Sometimes in the haze of long work days -- or too much TV -- we unintentionally forget the fine art of family communication. Days can go by without a pat on the back or a hug in the hallway. And yet, few parents can deny the inner confidence that unconditional love inspires. Love will not only help your child to blossom, but will teach him or her the skills to express love in all future relationships. As a parent, what better gift can you possibly give?
Here are some ideas that can help you express your love on a daily basis:
- Tell it like it is. "I love you," said sincerely at least once a day, will be a great way to start letting your child know how important he or she is to you. Another way to communicate love is to take "mental notes" when you come across something that reminds you of your child so you can share it later. Just knowing that she is in your thoughts will make her feel special.
- Go on a date. Especially if you have two or more children, one-on-one time is a great way to bond with each child individually. First, examine the child's interests and hobbies. Is your nine-year-old a daredevil biker? Then dust off your ten speed and join him for a ride to a special picnic destination. Is your child fascinated with animals? Then take a day trip to the zoo.
- Post a compliment. Ever morning, scribble a quick compliment for your child on a Post-It note. Be sure to make the comment specific: "I thought it was very nice that you shared your brand new doll with your sister yesterday," or "That was a lovely thank-you card you sent Grandma." Then, stick the sentiment to your child's pillow, post on the front door, or hide it in a lunch box for a midday surprise.
- Make a photo album. Photo albums are a terrific way to highlight the loving times that families share. And you probably have a few boxes of unsorted photos hanging around. In one afternoon, you and your child can have fun, recall special times, and organize the photographs into a family album. Perhaps your child can write humorous comments beneath the photographs, or decorate the pages with creative, construction paper designs. And while you are it, create a mini-album for your child to keep in her room.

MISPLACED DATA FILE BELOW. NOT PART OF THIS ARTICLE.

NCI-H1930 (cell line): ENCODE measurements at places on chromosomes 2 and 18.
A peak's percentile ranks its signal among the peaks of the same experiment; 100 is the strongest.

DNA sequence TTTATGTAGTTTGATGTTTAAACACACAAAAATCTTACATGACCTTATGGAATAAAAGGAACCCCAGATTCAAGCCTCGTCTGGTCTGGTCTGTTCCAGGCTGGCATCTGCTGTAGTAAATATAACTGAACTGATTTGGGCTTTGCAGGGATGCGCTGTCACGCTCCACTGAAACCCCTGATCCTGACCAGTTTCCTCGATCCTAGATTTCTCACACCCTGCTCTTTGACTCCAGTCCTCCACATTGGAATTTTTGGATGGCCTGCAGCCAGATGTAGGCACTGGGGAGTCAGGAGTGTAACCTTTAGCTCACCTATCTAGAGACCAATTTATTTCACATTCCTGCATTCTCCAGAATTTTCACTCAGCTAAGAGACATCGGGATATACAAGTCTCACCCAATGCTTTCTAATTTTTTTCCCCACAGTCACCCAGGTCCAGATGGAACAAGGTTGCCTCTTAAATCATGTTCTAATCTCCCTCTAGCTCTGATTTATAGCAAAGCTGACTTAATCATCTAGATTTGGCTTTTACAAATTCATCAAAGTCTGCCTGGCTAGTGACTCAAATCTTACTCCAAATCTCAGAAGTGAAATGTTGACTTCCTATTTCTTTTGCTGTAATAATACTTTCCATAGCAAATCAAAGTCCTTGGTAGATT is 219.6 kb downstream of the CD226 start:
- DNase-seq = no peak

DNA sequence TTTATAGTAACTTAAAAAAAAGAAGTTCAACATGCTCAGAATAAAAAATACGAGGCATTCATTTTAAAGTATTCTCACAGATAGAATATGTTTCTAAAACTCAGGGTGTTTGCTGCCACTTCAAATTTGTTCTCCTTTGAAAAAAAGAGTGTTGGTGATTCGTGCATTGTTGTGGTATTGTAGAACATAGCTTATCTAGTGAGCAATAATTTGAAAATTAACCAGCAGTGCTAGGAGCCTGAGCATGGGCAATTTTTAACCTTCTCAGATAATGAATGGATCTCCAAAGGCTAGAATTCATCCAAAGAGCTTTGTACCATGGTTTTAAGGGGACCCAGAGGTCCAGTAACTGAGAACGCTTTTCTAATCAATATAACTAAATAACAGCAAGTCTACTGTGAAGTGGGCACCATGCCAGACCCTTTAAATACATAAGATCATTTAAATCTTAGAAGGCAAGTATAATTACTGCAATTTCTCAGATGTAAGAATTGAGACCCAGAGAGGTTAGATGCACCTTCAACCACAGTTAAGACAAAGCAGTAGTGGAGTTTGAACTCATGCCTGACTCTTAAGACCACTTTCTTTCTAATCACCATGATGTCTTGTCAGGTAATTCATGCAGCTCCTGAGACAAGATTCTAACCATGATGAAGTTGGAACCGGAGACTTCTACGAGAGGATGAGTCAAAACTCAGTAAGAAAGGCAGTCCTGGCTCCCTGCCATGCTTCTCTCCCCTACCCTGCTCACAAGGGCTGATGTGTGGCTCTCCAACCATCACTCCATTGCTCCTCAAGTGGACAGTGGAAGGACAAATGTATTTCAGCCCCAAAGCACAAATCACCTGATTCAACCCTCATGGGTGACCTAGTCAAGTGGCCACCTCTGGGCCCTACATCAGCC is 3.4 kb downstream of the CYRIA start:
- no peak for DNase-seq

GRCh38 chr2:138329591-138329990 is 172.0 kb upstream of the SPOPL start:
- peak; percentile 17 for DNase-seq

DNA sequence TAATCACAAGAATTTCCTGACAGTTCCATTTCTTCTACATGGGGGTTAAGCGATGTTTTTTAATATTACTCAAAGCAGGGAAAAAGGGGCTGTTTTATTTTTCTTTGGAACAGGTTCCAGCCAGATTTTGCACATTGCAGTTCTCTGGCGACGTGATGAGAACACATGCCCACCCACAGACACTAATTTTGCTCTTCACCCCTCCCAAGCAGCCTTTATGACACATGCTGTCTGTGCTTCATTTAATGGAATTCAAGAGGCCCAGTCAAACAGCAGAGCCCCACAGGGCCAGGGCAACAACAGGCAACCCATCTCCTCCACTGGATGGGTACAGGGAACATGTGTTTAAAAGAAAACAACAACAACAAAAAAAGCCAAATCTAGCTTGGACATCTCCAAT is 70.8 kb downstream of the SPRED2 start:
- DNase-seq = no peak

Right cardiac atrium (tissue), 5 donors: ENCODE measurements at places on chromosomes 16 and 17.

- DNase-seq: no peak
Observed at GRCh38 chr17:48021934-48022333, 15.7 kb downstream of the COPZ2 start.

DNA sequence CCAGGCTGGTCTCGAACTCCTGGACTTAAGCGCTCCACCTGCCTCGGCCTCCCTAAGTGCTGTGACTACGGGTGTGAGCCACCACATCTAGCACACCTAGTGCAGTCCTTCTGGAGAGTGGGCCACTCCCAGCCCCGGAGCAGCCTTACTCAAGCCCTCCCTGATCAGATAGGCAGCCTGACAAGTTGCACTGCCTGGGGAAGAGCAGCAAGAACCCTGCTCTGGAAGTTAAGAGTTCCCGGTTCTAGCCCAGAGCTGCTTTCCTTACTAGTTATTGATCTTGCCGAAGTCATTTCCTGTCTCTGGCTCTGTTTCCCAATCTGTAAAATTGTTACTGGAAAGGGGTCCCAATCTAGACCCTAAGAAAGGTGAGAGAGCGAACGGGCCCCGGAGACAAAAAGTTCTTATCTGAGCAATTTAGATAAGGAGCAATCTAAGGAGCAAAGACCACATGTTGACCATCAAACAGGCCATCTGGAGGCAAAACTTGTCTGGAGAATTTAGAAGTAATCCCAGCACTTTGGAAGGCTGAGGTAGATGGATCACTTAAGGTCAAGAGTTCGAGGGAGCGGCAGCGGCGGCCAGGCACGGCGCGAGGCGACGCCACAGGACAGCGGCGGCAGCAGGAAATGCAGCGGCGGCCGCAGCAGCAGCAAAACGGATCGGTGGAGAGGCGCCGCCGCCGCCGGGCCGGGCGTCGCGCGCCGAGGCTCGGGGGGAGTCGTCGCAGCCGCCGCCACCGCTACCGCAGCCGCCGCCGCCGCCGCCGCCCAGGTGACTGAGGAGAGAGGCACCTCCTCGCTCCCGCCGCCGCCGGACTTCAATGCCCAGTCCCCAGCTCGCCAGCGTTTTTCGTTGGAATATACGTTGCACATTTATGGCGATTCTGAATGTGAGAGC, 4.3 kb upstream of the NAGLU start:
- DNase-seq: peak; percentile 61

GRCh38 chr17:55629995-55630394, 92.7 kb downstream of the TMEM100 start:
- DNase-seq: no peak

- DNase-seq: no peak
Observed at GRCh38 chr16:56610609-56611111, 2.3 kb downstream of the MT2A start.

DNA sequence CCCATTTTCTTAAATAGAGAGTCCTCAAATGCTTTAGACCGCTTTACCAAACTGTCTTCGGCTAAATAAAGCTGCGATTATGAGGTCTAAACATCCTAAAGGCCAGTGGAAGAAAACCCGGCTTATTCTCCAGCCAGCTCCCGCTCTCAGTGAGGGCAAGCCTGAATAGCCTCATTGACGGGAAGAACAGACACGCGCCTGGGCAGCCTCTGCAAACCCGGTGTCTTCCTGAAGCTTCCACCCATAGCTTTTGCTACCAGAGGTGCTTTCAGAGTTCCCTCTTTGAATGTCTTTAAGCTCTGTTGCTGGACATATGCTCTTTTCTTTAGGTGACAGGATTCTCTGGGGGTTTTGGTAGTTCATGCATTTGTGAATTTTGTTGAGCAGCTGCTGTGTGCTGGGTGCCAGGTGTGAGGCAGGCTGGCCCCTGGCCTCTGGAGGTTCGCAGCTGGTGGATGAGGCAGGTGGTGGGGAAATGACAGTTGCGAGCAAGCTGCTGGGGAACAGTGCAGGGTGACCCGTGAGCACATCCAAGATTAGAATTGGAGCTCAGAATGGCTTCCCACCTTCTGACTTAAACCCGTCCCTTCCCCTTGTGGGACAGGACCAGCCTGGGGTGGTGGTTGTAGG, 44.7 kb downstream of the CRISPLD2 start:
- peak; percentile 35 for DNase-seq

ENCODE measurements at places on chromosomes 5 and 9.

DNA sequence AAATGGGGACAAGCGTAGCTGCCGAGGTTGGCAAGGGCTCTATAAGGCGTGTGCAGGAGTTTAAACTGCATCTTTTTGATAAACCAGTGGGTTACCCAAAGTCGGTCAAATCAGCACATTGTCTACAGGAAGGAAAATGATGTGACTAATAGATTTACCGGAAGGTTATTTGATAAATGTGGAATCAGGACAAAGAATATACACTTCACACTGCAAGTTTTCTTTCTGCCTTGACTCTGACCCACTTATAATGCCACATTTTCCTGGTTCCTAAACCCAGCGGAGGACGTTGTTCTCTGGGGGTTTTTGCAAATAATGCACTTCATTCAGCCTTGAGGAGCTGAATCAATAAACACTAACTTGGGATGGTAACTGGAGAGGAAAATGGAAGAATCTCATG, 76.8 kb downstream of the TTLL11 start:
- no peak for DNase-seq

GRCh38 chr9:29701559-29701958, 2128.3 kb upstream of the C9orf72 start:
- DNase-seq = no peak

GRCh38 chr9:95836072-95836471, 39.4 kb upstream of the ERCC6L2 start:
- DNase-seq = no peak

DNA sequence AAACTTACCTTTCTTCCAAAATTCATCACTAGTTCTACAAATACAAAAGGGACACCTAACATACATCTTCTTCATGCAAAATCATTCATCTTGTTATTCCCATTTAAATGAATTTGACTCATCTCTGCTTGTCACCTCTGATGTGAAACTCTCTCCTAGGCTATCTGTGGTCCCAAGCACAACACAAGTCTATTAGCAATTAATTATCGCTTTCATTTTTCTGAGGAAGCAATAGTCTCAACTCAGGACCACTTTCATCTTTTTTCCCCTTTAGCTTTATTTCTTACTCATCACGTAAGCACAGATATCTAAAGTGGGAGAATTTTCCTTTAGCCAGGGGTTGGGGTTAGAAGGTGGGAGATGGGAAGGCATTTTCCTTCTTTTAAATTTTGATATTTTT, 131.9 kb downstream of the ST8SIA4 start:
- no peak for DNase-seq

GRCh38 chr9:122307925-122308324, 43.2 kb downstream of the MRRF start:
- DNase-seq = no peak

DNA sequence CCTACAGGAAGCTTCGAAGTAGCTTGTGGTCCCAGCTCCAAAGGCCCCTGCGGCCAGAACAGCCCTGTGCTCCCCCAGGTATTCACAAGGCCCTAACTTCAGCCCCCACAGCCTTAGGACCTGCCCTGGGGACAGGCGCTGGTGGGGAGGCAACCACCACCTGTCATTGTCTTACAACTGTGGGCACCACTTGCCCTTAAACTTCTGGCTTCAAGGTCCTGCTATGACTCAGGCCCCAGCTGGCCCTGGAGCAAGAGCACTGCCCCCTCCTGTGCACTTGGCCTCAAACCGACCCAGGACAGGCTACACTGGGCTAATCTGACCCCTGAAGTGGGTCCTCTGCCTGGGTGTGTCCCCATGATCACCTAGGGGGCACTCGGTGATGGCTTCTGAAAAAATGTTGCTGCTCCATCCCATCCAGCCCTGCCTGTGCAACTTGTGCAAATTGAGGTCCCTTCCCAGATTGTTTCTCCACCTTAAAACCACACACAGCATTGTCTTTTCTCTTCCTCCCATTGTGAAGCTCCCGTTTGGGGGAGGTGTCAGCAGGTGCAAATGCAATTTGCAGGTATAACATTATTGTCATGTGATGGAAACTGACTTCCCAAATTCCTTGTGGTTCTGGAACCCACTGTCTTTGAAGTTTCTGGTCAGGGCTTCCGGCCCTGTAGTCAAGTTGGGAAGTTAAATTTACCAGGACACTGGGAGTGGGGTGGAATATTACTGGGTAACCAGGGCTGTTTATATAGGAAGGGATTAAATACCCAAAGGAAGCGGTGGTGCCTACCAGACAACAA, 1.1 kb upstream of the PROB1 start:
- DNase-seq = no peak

- Crack open the books. Most parents are aware of the studies supporting the idea that reading from infancy can help to promote excellent academic skills later in life. But, just as important is the message of love you relay when you and your child snuggle together before delving into chapter eight of "Winnie the Pooh." Take the time to read to your child every day.
- Dinnertime pow-wows. Banish eating in front of the television, or grabbing munchies on the run. A regular, sit-down-at-the-table dinner routine will assure that busy family members have the time to regroup at least once each day. And it's easy to communicate that you respect and love your children when you are able to give them undivided attention as they recount the adventures of the day.
- Ask your kids how they want to be loved. Older children, in particular, may have plenty of ideas. Sometimes a sensitive child can zero-in on communication glitches that parents didn't even know existed. But be sure to act on your child's heartfelt suggestions.